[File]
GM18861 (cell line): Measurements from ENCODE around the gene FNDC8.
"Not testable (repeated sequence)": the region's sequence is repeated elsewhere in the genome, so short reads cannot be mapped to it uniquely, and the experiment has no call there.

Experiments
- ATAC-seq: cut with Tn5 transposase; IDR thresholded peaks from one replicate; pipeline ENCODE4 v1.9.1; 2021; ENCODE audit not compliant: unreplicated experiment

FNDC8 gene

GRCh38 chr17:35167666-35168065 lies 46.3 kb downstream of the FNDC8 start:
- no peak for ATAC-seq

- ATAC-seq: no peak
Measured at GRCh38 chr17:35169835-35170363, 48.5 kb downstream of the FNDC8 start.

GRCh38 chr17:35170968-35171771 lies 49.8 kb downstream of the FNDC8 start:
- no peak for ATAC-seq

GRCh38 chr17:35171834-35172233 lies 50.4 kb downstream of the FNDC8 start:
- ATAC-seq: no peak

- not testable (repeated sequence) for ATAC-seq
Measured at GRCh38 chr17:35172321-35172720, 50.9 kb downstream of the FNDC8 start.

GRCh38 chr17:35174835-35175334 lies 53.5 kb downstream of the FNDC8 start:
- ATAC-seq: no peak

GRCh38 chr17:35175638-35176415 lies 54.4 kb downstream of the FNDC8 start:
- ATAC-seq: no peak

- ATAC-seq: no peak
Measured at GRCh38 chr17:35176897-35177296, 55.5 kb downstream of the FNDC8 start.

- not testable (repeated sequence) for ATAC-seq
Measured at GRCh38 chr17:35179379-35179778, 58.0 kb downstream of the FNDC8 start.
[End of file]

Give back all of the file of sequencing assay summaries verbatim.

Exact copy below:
GM18861 (cell line): Measurements from ENCODE around the gene FNDC8.
"Not testable (repeated sequence)": the region's sequence is repeated elsewhere in the genome, so short reads cannot be mapped to it uniquely, and the experiment has no call there.

Experiments
- ATAC-seq: cut with Tn5 transposase; IDR thresholded peaks from one replicate; pipeline ENCODE4 v1.9.1; 2021; ENCODE audit not compliant: unreplicated experiment

FNDC8 gene

GRCh38 chr17:35167666-35168065 lies 46.3 kb downstream of the FNDC8 start:
- no peak for ATAC-seq

- ATAC-seq: no peak
Measured at GRCh38 chr17:35169835-35170363, 48.5 kb downstream of the FNDC8 start.

GRCh38 chr17:35170968-35171771 lies 49.8 kb downstream of the FNDC8 start:
- no peak for ATAC-seq

GRCh38 chr17:35171834-35172233 lies 50.4 kb downstream of the FNDC8 start:
- ATAC-seq: no peak

- not testable (repeated sequence) for ATAC-seq
Measured at GRCh38 chr17:35172321-35172720, 50.9 kb downstream of the FNDC8 start.

GRCh38 chr17:35174835-35175334 lies 53.5 kb downstream of the FNDC8 start:
- ATAC-seq: no peak

GRCh38 chr17:35175638-35176415 lies 54.4 kb downstream of the FNDC8 start:
- ATAC-seq: no peak

- ATAC-seq: no peak
Measured at GRCh38 chr17:35176897-35177296, 55.5 kb downstream of the FNDC8 start.

- not testable (repeated sequence) for ATAC-seq
Measured at GRCh38 chr17:35179379-35179778, 58.0 kb downstream of the FNDC8 start.